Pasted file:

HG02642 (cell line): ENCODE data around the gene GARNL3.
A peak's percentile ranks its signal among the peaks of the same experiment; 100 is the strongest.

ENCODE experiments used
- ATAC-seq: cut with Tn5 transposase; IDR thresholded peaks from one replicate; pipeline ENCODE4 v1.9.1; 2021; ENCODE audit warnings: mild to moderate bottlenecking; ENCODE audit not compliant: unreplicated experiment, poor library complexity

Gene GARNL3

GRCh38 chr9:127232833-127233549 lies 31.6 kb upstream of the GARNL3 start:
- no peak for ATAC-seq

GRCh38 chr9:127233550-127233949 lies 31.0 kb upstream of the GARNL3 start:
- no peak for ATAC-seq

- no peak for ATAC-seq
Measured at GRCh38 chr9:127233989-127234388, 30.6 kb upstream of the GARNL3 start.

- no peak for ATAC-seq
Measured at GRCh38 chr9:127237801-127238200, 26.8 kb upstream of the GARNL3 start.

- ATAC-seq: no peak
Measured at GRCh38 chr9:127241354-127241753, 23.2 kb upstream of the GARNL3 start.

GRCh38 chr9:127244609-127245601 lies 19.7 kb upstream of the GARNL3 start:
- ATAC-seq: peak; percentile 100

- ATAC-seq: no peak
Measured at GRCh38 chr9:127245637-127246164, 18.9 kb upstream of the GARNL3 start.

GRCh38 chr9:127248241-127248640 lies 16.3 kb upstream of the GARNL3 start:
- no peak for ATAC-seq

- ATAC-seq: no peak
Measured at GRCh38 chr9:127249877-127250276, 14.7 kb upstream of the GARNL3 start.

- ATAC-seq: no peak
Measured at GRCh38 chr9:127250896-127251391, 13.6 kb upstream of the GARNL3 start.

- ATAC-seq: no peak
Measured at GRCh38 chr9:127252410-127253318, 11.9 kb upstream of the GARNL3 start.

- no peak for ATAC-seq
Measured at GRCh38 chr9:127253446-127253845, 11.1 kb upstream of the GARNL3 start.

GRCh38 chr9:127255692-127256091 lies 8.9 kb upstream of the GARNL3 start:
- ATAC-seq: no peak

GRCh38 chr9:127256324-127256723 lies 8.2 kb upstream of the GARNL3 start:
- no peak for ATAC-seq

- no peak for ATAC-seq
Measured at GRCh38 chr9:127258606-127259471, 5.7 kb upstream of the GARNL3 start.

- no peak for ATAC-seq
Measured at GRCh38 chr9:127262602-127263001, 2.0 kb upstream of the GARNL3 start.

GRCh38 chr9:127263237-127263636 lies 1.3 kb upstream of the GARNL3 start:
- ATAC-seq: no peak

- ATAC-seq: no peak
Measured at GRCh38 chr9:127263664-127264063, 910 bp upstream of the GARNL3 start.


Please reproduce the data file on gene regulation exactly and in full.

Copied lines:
HG02642 (cell line): ENCODE data around the gene GARNL3.
A peak's percentile ranks its signal among the peaks of the same experiment; 100 is the strongest.

ENCODE experiments used
- ATAC-seq: cut with Tn5 transposase; IDR thresholded peaks from one replicate; pipeline ENCODE4 v1.9.1; 2021; ENCODE audit warnings: mild to moderate bottlenecking; ENCODE audit not compliant: unreplicated experiment, poor library complexity

Gene GARNL3

GRCh38 chr9:127232833-127233549 lies 31.6 kb upstream of the GARNL3 start:
- no peak for ATAC-seq

GRCh38 chr9:127233550-127233949 lies 31.0 kb upstream of the GARNL3 start:
- no peak for ATAC-seq

- no peak for ATAC-seq
Measured at GRCh38 chr9:127233989-127234388, 30.6 kb upstream of the GARNL3 start.

- no peak for ATAC-seq
Measured at GRCh38 chr9:127237801-127238200, 26.8 kb upstream of the GARNL3 start.

- ATAC-seq: no peak
Measured at GRCh38 chr9:127241354-127241753, 23.2 kb upstream of the GARNL3 start.

GRCh38 chr9:127244609-127245601 lies 19.7 kb upstream of the GARNL3 start:
- ATAC-seq: peak; percentile 100

- ATAC-seq: no peak
Measured at GRCh38 chr9:127245637-127246164, 18.9 kb upstream of the GARNL3 start.

GRCh38 chr9:127248241-127248640 lies 16.3 kb upstream of the GARNL3 start:
- no peak for ATAC-seq

- ATAC-seq: no peak
Measured at GRCh38 chr9:127249877-127250276, 14.7 kb upstream of the GARNL3 start.

- ATAC-seq: no peak
Measured at GRCh38 chr9:127250896-127251391, 13.6 kb upstream of the GARNL3 start.

- ATAC-seq: no peak
Measured at GRCh38 chr9:127252410-127253318, 11.9 kb upstream of the GARNL3 start.

- no peak for ATAC-seq
Measured at GRCh38 chr9:127253446-127253845, 11.1 kb upstream of the GARNL3 start.

GRCh38 chr9:127255692-127256091 lies 8.9 kb upstream of the GARNL3 start:
- ATAC-seq: no peak

GRCh38 chr9:127256324-127256723 lies 8.2 kb upstream of the GARNL3 start:
- no peak for ATAC-seq

- no peak for ATAC-seq
Measured at GRCh38 chr9:127258606-127259471, 5.7 kb upstream of the GARNL3 start.

- no peak for ATAC-seq
Measured at GRCh38 chr9:127262602-127263001, 2.0 kb upstream of the GARNL3 start.

GRCh38 chr9:127263237-127263636 lies 1.3 kb upstream of the GARNL3 start:
- ATAC-seq: no peak

- ATAC-seq: no peak
Measured at GRCh38 chr9:127263664-127264063, 910 bp upstream of the GARNL3 start.